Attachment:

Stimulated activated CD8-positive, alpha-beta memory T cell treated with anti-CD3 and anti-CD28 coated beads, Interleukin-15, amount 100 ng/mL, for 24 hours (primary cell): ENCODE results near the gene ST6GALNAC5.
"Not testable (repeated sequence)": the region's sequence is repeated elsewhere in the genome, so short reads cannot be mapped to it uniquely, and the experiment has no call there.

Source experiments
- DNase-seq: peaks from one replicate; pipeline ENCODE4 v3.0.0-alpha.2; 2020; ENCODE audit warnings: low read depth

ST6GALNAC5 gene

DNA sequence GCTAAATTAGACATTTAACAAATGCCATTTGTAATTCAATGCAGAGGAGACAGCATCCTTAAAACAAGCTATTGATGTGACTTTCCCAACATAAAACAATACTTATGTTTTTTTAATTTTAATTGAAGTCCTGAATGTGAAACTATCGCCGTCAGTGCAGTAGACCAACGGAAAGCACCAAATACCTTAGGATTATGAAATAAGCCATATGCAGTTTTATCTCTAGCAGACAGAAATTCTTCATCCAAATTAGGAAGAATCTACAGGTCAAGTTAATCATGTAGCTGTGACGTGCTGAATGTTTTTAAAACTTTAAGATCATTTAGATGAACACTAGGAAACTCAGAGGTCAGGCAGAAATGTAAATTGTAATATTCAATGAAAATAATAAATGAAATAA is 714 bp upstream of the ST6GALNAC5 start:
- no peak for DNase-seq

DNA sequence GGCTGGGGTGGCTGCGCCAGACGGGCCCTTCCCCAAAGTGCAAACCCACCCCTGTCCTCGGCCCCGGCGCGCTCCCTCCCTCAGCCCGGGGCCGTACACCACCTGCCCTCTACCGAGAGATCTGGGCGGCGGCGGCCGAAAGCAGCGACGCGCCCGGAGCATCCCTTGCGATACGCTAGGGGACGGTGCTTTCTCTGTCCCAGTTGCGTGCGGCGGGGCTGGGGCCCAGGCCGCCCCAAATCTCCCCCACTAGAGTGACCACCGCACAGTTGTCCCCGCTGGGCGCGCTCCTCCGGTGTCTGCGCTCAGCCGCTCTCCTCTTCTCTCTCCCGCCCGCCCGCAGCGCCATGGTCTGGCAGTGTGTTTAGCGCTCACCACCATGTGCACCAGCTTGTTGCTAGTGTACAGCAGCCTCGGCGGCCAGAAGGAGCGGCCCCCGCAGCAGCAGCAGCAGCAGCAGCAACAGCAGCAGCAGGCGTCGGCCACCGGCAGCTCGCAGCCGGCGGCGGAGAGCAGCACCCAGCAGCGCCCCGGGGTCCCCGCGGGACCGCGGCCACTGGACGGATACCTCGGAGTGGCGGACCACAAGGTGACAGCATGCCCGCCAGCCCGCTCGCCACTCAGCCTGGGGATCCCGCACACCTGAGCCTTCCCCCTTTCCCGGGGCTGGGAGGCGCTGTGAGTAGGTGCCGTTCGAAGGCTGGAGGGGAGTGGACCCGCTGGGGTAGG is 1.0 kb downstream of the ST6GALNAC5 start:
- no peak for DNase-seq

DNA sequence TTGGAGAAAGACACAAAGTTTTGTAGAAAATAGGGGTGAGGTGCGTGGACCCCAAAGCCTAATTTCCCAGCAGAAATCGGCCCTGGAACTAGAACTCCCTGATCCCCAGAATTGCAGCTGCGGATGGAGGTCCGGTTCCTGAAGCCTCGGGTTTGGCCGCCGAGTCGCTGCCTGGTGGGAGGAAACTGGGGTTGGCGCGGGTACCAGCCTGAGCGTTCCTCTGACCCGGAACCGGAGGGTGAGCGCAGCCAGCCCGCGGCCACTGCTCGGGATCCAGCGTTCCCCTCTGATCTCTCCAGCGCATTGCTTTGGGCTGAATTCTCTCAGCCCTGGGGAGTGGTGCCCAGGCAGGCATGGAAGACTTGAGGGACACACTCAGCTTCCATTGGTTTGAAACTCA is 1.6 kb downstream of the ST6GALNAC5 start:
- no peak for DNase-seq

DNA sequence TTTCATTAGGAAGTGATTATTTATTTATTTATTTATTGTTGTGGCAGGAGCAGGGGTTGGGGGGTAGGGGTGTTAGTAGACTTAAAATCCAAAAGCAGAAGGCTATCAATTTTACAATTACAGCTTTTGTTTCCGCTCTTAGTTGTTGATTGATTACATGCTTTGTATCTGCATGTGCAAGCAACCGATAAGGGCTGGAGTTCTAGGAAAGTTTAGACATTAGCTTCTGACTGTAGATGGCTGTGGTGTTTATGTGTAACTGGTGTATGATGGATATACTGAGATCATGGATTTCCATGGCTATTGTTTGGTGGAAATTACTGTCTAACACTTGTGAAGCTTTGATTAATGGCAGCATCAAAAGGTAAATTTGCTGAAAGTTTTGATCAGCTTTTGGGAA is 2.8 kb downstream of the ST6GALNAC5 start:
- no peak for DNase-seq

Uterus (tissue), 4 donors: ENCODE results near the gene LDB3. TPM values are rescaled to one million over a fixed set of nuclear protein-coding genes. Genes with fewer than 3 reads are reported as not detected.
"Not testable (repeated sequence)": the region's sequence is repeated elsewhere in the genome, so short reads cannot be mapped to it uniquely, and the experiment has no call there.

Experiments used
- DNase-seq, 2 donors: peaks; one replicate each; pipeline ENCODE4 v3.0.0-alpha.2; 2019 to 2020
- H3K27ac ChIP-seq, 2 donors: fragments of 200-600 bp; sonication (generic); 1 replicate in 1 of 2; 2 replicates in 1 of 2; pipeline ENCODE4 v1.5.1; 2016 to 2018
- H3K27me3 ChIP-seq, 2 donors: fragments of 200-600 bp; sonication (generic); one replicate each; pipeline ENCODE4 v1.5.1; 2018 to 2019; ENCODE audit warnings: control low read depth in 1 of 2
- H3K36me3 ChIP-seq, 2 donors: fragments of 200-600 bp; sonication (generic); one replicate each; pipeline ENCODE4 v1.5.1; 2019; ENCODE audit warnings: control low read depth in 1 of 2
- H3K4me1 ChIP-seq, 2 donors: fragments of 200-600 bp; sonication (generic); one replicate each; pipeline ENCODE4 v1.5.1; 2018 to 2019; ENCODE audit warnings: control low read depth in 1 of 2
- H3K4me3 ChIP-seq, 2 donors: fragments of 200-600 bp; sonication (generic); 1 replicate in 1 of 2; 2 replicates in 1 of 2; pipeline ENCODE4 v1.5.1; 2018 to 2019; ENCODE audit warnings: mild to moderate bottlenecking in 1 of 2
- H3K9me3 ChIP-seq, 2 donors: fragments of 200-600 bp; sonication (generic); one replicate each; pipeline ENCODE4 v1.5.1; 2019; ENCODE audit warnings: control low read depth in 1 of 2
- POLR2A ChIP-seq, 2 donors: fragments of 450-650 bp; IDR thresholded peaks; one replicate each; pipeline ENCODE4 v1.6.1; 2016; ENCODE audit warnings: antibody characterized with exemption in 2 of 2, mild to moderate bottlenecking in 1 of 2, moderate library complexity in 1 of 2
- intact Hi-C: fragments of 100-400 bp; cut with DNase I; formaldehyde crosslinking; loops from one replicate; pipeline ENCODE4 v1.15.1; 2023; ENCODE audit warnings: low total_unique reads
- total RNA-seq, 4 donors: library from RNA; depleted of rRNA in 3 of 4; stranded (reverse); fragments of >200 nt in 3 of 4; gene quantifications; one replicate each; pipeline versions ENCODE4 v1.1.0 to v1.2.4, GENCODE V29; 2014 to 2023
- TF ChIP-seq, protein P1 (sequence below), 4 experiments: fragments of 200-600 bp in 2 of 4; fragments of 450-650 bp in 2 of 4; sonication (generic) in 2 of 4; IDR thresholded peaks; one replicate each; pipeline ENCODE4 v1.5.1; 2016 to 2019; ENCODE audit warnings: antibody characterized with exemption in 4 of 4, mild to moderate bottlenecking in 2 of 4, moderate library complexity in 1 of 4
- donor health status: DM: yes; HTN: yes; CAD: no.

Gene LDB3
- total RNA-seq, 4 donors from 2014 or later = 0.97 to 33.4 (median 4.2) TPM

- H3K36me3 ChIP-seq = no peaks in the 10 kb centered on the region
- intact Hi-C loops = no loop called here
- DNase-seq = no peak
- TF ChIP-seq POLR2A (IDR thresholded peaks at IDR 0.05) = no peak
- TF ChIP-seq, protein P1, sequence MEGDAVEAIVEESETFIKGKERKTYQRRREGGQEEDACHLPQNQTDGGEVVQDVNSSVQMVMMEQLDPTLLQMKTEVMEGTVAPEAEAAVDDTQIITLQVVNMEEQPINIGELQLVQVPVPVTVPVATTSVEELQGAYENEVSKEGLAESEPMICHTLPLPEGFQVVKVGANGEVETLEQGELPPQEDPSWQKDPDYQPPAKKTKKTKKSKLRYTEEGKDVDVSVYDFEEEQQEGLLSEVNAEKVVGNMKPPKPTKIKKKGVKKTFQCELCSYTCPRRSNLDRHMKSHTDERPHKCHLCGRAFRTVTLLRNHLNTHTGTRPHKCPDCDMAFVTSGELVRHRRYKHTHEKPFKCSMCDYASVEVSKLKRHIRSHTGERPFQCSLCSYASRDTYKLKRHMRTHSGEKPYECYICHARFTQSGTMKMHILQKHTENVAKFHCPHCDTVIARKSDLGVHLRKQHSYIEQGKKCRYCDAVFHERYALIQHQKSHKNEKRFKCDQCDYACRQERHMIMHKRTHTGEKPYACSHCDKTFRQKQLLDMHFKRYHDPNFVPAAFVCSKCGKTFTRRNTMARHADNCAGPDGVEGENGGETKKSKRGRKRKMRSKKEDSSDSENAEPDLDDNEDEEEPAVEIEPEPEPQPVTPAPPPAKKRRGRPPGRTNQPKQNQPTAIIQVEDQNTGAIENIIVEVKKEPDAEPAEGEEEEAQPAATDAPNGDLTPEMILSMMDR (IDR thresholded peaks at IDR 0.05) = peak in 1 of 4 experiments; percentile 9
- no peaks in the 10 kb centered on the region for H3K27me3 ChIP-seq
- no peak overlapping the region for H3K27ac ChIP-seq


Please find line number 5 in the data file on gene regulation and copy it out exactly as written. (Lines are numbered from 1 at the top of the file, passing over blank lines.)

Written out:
ST6GALNAC5 gene